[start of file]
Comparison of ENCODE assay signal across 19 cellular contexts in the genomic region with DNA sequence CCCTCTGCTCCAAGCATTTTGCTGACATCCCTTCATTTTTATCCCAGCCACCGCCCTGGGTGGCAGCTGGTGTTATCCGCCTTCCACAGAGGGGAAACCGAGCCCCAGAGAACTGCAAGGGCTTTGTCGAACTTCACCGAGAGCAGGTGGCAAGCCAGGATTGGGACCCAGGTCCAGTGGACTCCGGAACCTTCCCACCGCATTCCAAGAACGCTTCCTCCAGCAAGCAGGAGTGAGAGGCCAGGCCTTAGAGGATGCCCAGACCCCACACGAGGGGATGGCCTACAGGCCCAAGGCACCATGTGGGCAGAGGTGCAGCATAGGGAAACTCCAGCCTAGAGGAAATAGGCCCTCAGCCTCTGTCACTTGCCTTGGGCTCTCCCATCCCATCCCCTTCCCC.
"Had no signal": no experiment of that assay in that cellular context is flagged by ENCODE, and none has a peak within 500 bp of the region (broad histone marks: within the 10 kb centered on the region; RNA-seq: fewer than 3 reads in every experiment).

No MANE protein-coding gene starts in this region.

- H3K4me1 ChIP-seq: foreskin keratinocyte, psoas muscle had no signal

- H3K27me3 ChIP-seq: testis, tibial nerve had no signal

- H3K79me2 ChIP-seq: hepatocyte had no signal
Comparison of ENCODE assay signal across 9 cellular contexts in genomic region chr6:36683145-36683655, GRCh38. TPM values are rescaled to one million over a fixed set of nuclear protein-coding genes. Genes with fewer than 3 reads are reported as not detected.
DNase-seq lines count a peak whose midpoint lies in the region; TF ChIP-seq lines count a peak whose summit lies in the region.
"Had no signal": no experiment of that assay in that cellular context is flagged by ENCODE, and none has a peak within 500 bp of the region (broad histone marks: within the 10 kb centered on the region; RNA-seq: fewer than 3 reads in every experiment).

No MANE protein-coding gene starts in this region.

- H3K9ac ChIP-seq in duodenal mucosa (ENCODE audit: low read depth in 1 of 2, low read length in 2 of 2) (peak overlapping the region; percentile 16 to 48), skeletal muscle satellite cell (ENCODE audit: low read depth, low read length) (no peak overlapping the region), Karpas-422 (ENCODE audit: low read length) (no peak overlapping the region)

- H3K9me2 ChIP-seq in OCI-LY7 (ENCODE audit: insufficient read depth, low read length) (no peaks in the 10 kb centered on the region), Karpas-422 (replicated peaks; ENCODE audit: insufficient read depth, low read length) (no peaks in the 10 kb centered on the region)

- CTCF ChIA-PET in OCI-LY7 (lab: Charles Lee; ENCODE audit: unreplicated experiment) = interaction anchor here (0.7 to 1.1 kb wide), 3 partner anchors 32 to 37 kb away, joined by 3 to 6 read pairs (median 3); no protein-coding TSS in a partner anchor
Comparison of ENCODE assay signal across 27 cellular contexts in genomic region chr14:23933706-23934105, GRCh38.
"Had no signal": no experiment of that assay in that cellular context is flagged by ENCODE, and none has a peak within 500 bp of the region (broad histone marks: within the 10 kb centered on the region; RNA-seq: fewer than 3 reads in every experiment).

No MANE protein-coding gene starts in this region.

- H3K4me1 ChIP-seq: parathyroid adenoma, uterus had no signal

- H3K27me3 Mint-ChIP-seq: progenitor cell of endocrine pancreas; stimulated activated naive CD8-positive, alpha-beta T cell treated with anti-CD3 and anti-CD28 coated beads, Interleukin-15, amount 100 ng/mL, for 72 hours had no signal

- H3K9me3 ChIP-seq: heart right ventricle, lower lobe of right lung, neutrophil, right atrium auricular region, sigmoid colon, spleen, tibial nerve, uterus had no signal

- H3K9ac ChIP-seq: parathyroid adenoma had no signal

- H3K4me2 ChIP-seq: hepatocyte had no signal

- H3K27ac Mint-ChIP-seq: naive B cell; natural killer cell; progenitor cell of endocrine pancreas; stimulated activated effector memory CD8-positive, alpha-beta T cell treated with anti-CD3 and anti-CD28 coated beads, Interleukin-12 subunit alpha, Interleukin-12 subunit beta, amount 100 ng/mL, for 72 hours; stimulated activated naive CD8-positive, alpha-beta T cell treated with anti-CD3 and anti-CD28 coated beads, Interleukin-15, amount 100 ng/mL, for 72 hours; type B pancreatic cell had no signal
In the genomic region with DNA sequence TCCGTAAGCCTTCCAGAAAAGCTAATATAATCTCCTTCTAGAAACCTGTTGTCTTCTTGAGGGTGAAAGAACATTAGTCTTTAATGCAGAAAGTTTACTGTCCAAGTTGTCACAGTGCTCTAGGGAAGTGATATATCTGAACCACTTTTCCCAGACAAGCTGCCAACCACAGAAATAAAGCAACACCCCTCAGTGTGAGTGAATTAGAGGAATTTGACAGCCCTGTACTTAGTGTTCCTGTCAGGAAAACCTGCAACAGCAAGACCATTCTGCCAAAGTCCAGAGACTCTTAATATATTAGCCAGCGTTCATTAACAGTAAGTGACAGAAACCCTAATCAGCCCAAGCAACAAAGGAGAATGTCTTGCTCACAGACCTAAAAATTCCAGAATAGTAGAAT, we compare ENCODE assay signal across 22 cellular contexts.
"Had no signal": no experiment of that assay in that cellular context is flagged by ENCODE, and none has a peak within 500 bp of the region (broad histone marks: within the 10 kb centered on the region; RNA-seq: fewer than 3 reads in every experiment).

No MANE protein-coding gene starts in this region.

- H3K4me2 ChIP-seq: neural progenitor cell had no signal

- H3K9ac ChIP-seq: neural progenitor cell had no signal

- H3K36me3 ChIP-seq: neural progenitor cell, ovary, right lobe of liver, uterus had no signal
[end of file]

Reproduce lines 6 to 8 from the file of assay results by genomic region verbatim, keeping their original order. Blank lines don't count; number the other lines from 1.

- H3K79me2 ChIP-seq: hepatocyte had no signal
Comparison of ENCODE assay signal across 9 cellular contexts in genomic region chr6:36683145-36683655, GRCh38. TPM values are rescaled to one million over a fixed set of nuclear protein-coding genes. Genes with fewer than 3 reads are reported as not detected.
DNase-seq lines count a peak whose midpoint lies in the region; TF ChIP-seq lines count a peak whose summit lies in the region.